. Plasma phosphatidylcholine docosahexaenoic acid content and risk of dementia and Alzheimer disease: the Framingham Heart Study. Arch Neurol. 2006 Nov;63(11):1545-50. PubMed.


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  1. The prospective study of Ernst Schaefer et al. suggests an interesting link between blood docosahexaenoic acid (DHA) and the onset of all-cause dementia. This is the follow-up of preliminary findings published in a research letter in 1999 (Kyle et al., 1999). No association was observed when higher quartiles of blood DHA were compared to the lowest quartile after full adjustment. However, compared with the lowest three quartiles, blood DHA in the highest quartile was associated with a lower risk of developing all-cause dementia later in life, thereby having a predictive value. A similar inverse association was observed in Alzheimer disease (AD) but did not reach statistical significance. Nevertheless, it agrees well with previous observations relating low blood DHA with cognitive decline (Heude et al., 2003 (EVA prospective study) or AD (Tully et al., 2003 [case-control study]). However, other investigators do not report any inverse relationship between blood DHA and the incidence of cognitive decline or dementia (Laurin et al., 2003).

    Low consumption of DHA is a well-known risk factor for cardiovascular diseases (Schmidt et al., 2005), and the present study suggests that it is a risk factor for dementia as well. It is thus tempting to speculate that the neuroprotective effect of DHA observed by Schaefer et al. involved an improvement of cardiovascular function of subjects included in the highest quartile of blood DHA. Therefore, it would have been interesting to determine the impact of adjusting relative risks for history of cardiovascular diseases (and other potential confounding variables such as smoking and alcohol intake).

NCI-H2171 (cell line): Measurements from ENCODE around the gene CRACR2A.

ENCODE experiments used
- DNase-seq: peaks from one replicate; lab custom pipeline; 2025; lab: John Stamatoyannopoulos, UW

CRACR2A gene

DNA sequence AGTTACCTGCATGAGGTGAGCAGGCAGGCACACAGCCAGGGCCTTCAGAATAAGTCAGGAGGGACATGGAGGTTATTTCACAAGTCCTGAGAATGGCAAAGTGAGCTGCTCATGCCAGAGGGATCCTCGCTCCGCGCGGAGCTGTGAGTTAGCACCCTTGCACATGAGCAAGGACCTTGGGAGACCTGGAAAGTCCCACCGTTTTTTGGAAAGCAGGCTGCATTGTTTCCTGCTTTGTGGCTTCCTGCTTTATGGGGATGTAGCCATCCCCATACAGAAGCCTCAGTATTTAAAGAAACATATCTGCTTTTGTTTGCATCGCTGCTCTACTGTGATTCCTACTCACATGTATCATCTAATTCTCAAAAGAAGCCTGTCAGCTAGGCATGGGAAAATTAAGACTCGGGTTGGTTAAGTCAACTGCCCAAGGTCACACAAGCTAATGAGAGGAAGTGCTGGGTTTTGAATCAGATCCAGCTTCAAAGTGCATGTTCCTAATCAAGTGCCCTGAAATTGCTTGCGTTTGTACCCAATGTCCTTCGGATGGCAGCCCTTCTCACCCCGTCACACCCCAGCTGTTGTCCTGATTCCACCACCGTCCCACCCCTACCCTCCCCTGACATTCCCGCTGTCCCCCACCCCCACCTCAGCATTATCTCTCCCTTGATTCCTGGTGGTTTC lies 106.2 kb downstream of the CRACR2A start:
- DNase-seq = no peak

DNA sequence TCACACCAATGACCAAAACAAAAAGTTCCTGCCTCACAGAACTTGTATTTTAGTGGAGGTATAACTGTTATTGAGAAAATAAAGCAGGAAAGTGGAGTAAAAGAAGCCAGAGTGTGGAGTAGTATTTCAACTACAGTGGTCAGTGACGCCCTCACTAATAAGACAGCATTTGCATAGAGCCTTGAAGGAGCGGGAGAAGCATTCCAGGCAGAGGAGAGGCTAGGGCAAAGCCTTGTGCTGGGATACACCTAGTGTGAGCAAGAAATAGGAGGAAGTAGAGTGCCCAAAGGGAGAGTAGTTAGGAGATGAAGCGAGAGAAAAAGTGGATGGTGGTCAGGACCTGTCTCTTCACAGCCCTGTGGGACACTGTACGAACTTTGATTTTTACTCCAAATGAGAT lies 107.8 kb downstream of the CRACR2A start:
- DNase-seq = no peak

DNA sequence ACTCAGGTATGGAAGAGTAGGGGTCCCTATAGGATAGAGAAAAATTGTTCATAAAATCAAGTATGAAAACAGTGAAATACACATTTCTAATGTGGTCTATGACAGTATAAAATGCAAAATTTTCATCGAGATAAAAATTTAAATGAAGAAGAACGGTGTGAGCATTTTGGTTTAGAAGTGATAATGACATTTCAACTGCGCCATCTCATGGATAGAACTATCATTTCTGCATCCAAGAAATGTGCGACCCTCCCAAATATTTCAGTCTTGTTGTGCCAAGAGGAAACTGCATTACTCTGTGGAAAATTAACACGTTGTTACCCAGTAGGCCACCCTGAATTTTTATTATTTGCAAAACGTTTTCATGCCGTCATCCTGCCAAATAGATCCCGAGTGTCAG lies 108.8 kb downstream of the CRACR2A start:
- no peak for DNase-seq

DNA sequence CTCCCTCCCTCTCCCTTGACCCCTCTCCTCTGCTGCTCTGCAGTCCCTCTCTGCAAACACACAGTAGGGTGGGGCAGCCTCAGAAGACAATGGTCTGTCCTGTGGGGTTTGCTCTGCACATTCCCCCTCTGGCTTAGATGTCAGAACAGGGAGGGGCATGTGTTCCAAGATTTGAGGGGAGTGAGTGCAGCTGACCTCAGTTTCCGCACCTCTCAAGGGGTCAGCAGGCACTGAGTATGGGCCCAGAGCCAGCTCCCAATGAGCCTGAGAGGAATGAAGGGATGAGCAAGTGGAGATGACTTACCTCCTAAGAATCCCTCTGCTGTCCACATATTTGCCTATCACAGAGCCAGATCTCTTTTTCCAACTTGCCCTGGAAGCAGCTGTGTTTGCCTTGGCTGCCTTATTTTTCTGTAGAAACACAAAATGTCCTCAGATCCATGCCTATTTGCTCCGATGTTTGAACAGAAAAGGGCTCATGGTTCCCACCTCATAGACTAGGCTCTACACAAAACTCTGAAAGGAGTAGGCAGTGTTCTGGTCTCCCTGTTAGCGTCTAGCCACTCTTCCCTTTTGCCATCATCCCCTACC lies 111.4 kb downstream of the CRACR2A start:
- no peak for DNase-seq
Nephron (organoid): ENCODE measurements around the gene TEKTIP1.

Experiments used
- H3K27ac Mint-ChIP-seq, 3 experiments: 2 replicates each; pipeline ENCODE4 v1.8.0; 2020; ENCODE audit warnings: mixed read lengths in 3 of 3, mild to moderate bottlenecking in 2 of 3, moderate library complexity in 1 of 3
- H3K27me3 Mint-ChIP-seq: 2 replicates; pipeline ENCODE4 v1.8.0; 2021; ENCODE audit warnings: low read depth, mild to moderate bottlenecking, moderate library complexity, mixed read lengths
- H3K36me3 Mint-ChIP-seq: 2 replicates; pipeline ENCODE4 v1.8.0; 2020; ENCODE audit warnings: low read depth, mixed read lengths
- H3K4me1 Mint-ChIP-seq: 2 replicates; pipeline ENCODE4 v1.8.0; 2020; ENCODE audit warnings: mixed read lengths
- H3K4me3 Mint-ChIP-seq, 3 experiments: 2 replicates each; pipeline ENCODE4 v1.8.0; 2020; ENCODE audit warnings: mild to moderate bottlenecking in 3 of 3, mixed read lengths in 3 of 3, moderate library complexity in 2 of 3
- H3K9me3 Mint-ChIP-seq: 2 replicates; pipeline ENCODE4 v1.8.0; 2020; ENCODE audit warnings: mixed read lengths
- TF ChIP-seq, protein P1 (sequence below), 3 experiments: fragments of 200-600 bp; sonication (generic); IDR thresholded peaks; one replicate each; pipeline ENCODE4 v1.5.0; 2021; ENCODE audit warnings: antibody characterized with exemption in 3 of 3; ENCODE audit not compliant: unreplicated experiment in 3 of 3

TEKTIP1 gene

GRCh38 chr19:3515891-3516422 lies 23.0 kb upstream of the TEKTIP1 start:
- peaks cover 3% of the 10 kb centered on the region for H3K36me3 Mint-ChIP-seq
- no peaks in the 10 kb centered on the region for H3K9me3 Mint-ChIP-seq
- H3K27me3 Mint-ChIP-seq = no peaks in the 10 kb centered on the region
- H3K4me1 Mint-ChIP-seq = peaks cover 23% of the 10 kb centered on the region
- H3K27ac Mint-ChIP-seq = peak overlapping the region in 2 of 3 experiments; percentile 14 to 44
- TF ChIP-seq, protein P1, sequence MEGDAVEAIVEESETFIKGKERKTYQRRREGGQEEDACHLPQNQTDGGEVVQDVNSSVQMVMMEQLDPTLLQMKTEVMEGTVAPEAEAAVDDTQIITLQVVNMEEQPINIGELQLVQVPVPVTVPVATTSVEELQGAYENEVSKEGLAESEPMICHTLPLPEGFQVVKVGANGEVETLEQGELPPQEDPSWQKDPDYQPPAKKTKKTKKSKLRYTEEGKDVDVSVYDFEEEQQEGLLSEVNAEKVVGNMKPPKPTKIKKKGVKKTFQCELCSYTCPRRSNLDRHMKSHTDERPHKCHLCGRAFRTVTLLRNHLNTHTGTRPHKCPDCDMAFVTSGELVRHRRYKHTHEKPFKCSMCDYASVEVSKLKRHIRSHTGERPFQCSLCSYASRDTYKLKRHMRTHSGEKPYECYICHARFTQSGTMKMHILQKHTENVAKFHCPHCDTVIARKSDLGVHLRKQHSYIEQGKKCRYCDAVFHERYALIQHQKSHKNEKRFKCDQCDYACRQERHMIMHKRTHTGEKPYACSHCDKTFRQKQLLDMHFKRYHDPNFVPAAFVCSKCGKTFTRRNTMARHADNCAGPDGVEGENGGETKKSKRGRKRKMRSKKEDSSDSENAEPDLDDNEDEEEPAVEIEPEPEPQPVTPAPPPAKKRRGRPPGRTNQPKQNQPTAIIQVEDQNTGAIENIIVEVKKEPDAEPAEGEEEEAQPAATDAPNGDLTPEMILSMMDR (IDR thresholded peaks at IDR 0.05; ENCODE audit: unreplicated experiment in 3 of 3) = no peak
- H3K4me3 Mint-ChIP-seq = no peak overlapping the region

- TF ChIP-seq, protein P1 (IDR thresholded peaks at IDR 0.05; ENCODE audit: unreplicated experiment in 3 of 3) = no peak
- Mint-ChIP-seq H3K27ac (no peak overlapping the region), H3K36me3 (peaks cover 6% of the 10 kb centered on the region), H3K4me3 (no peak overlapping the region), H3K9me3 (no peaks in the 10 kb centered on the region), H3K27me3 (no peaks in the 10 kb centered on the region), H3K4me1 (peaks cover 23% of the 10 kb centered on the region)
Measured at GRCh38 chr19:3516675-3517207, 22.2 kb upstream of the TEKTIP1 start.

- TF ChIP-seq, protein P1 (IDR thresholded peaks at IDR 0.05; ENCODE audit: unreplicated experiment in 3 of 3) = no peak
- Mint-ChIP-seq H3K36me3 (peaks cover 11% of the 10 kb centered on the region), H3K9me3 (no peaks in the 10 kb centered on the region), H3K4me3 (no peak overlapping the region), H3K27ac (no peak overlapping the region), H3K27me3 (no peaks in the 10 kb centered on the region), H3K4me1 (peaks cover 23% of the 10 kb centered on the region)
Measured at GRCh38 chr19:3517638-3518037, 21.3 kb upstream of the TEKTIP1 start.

Blood DHA can be found as free fatty acids or esterified fatty acid in different types of phospholipids, cholesterol esters, triglycerides, or lipoproteins. It can also be found incorporated into the phospholipids of red cell membranes. Dr Schaefer's study is focused on plasma DHA incorporated into phosphatidylcholine, which is thought to be transported by high-density lipoproteins. On the other hand, the studies from Heude et al., Tully et al., and Laurin et al. have measured DHA into the erythrocyte membrane and cholesteryl esters fraction, and total plasma phospholipids, respectively (Heude et al., 2003, Tully et al., 2003, Laurin et al., 2003). These variations in methodology may account for some of the diverging conclusions and might be important if we formulate the bold hypothesis that blood DHA can be "good" or "less good" for the brain depending on which fraction it is bound to (just like blood cholesterol). For instance, the capacity of blood DHA to be transported into the brain can depend on its distribution within blood compartments (Rapoport, 2001). Blood DHA pools might also differ in their long-term stability and might be more or less a good assessment of chronic dietary consumption or fatty acid metabolism. Therefore, to supplement the exciting results of Dr Schaefer’s team, it would be interesting to perform analyses of DHA found in all those different blood compartments to obtain a full picture of the role of this important omega-3 fatty acid in relation to brain health and AD.


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